I was introduced to Nemours when enrolled in the SC Master Naturalist Program. My class spent a day, at this private plantation, learning about the ACE Basin and how the Nemours Wildlife Foundation was established, as well as its missions. We viewed flocks of shorebirds, white pelicans, a few wood storks, herons & egrets, and learned first hand about rice trunks as we walked along rice field embankments.

I hope to post our journal pages by the weekend. Please check back!

Friday, October 17, 2008

National Wildlife Refuge Week - Pickney Island


In celebration of National Wildlife Refuge Week, Water-Dog Outfitters has partnered with the U.S. Fish & Wildlife Service to offer tours of Pinckney Island. Rob and I chose to take the hayride tour. We enjoy Pickney Island but, to date, had not been past Ibis Pond. Here was a chance to scope it out and see if our thin-tired bicycles would handle the trails (not!).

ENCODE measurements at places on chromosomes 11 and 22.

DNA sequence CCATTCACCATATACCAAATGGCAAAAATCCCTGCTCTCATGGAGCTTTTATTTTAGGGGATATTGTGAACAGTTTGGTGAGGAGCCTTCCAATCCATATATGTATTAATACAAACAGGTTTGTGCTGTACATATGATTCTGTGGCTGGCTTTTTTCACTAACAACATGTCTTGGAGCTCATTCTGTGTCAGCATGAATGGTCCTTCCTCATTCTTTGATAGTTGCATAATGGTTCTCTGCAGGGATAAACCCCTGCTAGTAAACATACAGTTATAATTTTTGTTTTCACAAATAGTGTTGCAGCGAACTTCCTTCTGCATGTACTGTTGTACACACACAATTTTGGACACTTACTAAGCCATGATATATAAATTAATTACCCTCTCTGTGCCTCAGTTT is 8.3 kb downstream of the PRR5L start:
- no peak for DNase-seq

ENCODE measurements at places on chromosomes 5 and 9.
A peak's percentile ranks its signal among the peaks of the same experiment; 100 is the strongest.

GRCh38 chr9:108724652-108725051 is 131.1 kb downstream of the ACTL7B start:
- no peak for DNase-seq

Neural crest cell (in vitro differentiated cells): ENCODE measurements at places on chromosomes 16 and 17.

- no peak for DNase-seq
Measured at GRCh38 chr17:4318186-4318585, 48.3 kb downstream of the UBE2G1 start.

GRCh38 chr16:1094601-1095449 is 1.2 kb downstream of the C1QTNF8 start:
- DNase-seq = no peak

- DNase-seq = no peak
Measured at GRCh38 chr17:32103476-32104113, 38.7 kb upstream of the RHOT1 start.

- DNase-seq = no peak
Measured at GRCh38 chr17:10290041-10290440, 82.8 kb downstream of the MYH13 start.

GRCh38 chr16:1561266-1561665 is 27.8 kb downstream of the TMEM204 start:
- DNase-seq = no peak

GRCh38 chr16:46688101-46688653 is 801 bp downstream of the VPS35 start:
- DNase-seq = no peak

We took the 3 p.m. tour. The weather was Carolina perfect. But, being that time of day, we didn't see a whole lot of wildlife. Rob saw an armadillo off in the woods and we all saw a small flock of White Ibis roosting in a tree near one of the ponds. There were Gulf Fritillary butterflies everywhere. I've decided, after studying these butterflies in flight, that they look like the TIE Fighter ships in Star Wars. The speed of their wing beats is such that my eyes see the shape of these fighters. I see a lot of natures shapes in science fiction movies. Have you noticed this too?